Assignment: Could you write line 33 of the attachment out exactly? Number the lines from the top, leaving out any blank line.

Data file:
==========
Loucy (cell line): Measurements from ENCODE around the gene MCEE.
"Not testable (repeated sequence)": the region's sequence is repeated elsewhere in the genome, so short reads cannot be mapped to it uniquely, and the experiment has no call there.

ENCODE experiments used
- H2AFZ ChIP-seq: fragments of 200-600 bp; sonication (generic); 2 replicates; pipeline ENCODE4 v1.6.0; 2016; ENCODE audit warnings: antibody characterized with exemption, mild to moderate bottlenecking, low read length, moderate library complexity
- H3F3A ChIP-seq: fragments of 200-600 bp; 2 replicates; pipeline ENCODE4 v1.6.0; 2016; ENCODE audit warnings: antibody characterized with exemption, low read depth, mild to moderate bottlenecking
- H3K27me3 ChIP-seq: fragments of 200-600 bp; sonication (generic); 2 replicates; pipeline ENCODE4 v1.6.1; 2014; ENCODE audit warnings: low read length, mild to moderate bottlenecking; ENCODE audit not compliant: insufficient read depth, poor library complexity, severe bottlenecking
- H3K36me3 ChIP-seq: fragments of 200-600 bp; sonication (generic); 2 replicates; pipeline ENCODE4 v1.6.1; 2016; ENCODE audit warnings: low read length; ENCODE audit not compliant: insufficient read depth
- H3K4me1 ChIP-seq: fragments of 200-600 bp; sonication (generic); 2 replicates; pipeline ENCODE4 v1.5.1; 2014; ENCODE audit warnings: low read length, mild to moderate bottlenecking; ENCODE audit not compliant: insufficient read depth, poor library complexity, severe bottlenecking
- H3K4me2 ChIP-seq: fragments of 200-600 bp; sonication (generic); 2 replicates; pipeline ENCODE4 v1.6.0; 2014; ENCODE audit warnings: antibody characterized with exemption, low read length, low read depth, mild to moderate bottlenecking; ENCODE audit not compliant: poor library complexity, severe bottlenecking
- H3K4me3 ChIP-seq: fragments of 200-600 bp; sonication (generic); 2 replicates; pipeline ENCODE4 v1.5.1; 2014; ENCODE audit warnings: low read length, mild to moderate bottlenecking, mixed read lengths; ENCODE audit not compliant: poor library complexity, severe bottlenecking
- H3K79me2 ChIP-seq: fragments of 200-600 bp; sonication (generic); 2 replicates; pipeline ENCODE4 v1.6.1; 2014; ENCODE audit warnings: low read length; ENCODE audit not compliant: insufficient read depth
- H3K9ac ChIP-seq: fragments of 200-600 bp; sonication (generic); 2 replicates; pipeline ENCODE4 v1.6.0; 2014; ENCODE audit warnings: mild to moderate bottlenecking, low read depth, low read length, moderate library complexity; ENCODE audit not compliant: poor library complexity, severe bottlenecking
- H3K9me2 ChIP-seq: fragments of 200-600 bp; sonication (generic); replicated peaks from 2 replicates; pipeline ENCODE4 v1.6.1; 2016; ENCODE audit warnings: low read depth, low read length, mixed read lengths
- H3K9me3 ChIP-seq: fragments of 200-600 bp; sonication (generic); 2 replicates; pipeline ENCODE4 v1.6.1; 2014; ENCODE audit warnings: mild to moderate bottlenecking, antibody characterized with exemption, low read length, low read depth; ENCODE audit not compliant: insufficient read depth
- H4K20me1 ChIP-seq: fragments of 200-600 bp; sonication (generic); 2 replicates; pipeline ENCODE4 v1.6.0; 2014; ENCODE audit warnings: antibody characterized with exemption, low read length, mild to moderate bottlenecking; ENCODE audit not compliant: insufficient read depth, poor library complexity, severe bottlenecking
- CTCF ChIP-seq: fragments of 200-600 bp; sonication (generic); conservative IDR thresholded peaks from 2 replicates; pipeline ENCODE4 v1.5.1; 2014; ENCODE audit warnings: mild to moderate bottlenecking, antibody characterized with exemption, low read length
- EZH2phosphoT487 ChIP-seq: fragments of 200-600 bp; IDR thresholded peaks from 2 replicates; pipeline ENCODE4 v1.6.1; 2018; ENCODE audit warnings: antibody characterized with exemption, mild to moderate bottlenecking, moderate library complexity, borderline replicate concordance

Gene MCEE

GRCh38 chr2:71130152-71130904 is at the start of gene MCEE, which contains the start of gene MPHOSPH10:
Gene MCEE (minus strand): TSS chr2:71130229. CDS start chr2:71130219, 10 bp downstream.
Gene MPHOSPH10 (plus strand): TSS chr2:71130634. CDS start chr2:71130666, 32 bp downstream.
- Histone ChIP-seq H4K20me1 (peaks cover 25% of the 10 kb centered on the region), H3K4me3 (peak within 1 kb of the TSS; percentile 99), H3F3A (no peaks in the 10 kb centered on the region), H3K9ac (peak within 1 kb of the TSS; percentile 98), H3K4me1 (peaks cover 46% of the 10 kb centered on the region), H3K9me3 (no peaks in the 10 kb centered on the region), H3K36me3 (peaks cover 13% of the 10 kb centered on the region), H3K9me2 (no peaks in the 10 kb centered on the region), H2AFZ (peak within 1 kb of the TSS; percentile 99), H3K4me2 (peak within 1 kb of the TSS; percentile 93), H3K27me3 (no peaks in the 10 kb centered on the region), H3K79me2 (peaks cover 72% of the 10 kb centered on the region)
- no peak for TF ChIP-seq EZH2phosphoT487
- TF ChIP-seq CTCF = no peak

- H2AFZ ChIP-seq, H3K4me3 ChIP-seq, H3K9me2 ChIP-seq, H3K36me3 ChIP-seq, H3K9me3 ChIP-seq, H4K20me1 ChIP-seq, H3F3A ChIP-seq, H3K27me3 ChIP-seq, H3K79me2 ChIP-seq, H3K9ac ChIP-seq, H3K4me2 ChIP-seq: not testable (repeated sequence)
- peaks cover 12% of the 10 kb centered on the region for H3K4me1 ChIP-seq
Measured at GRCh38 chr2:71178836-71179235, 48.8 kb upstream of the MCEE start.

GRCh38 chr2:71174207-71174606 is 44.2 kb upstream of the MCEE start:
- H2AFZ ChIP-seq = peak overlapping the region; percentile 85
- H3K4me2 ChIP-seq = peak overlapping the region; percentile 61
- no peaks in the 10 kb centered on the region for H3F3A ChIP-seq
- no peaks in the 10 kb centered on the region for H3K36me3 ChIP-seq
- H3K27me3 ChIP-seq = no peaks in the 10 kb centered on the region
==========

- H3K27me3 ChIP-seq = no peaks in the 10 kb centered on the region